In a program designed around a musically illustrated discussion, the internationally renowned pianist Gabriela Montero will discuss her evolution as an improvisational artist and creative dissenter. Her growth as an artist and leader has been greatly informed by the human rights and political crises in her home country of Venezuela.
Montero will consider fundamental questions about improvisation: What is it, to a classical musician? She will explore how improvisation works on a bio-neurological basis, presenting fMRI studies done on her own brain. And why improvise? She will consider how musicians can choose to use the immediacy of improvisation as a reactive and informational device—and even as a tool of protest and dissent.
In the context of the crisis in Venezuela, Montero will address her role as a “musical journalist.” She will ask how moral choices affect the decision to compose and whether composition can effect any significant and enduring social change. Do artists have an amplified duty to engage in pressing sociopolitical matters, or should they enjoy immunity from doing so, by virtue of the transcendency of art alone?
Sam McElroy, baritone and producer
Free and open to the public.
This event will be webcast live on this page on January 27. Registration is not required to view the webcast.
How to watch the live webcast
Born in Venezuela, Gabriela Montero started her piano studies at age four and made her concerto debut at age eight in her hometown of Caracas. This led to a scholarship from the government to study privately in the United States and then at the Royal Academy of Music in London.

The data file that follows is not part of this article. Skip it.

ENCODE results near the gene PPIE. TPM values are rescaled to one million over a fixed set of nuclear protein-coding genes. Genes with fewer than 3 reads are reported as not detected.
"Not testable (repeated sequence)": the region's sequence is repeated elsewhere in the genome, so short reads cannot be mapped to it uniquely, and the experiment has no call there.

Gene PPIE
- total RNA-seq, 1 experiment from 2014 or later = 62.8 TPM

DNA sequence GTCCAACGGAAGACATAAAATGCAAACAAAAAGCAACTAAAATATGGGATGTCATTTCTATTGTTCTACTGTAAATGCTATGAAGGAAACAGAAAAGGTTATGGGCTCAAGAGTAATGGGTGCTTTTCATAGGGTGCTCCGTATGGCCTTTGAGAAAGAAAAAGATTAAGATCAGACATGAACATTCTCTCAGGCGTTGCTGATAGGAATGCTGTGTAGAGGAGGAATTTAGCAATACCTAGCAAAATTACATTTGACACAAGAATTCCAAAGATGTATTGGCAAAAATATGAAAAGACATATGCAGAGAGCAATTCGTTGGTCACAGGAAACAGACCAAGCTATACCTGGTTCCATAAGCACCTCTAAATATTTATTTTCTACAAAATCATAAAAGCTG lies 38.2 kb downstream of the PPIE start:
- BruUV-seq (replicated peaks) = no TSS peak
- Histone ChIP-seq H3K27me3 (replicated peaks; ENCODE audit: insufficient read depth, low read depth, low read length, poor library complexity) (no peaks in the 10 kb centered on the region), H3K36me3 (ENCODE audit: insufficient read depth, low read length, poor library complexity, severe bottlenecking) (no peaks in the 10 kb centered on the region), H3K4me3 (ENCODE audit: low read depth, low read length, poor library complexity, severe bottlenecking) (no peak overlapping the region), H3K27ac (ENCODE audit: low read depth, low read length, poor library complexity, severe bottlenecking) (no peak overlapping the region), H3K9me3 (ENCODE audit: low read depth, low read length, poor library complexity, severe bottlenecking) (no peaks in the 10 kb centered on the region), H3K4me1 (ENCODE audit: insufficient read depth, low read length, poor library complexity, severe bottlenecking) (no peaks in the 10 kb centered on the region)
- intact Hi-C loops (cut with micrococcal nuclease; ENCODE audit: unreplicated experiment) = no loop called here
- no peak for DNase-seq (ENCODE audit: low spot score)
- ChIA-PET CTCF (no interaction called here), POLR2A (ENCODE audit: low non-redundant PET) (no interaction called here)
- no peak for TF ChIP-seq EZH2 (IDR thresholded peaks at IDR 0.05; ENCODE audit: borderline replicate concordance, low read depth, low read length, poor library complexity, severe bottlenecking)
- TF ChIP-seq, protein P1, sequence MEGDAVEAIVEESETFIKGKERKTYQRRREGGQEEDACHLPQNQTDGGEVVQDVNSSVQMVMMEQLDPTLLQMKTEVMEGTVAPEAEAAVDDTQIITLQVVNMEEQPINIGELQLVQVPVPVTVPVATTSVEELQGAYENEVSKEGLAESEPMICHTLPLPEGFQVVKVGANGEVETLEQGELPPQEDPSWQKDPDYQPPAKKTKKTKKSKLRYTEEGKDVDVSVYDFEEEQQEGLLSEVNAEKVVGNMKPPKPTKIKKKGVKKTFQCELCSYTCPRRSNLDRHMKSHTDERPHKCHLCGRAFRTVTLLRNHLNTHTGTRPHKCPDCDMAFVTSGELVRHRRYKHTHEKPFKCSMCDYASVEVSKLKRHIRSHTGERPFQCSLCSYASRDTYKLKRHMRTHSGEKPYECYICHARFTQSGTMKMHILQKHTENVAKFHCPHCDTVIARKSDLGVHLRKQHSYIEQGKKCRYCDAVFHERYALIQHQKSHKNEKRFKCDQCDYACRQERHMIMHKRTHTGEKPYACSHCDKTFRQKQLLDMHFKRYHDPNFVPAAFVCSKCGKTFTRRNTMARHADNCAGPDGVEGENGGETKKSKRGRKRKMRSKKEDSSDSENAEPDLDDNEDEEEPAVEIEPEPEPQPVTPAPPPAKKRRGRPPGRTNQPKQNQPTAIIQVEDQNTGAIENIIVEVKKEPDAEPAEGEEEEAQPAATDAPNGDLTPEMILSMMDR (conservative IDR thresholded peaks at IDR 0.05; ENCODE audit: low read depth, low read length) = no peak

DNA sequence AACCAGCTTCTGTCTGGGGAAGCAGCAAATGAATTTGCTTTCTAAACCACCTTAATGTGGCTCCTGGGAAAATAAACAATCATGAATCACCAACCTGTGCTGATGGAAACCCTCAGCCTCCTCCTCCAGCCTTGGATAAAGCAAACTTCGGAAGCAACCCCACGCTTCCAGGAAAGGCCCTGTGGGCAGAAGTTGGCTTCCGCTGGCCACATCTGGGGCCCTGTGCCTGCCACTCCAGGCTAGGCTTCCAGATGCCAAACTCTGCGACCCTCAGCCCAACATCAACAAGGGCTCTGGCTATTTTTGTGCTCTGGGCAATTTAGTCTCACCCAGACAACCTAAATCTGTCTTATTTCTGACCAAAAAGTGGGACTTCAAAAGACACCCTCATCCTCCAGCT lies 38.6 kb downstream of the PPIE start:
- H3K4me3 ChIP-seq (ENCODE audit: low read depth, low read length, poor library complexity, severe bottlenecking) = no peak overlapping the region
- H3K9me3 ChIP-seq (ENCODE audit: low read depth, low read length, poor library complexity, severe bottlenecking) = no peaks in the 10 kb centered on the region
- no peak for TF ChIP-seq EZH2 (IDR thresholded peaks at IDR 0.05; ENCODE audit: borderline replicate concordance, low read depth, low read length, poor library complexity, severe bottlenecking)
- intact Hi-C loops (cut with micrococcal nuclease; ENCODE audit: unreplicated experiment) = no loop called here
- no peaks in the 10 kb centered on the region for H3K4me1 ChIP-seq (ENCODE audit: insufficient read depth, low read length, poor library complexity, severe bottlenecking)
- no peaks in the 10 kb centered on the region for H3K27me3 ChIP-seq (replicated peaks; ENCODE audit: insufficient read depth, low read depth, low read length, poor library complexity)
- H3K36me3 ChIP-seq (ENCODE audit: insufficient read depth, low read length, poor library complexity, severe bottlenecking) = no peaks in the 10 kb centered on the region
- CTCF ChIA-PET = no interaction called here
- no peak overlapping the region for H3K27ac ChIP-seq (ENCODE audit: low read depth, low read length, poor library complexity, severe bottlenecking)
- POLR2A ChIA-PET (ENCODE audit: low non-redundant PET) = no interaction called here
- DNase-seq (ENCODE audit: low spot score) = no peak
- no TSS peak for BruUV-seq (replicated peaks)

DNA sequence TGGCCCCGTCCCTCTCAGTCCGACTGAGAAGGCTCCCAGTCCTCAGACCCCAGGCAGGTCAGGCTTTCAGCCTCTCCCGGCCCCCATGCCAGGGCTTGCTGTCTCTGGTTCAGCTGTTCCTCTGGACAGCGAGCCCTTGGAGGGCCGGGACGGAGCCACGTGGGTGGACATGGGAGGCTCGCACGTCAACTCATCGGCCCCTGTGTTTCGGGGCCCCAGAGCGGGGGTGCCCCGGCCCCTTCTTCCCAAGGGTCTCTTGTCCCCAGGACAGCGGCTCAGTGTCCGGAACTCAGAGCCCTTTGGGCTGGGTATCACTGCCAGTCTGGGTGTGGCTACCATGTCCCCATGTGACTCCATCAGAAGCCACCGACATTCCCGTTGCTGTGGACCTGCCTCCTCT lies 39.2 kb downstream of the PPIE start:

Montero’s performances and compositions have garnered her international critical acclaim. She is a recipient of the prestigious 2018 Heidelberger Frühling Music Prize, a 2015 Latin Grammy for best classical album, and two Echo Klassik awards: the 2006 Instrumentalist/Instrumentalistin des Jahres and 2007 Klassik-ohne-Grenzen.
Celebrated for her exceptional musicality and ability to improvise, Montero has performed with many of the world’s leading orchestras, including the Dresden, Netherlands Radio, ORF Vienna Radio, Oslo, Rotterdam, and Royal Liverpool philharmonic orchestras; the Academy of St Martin in the Fields, the Australian Chamber Orchestra, Gewandhausorchester Leipzig, NDR Radiophilharmonie Hannover, NDR Sinfonieorchester Hamburg, and Zürcher Kammerorchester; the Atlanta, Baltimore, Barcelona, City of Birmingham, Detroit, Houston, Lucerne, Pittsburgh, Sydney, Toronto, and Vienna symphony orchestras; the Belgian National Orchestra; and the Württembergisches Kammerorchester Heilbronn.
The winner of the 4th International Beethoven Prize, Montero is a committed advocate for human rights, whose voice regularly reaches beyond the concert hall. She was named an honorary consul by Amnesty International in 2015 and recognized by the Human Rights Foundation for her ongoing commitment to human rights advocacy in Venezuela. She was invited to participate in the 2013 Women of the World Festival at London’s Southbank Centre and has spoken and performed twice at the World Economic Forum Annual Meeting in Davos-Klosters. She was also a featured performer at Barack Obama’s 2008 presidential Inauguration. Montero is the artist-in-residence for the 2019–2020 season with the Bournemouth Symphony Orchestra.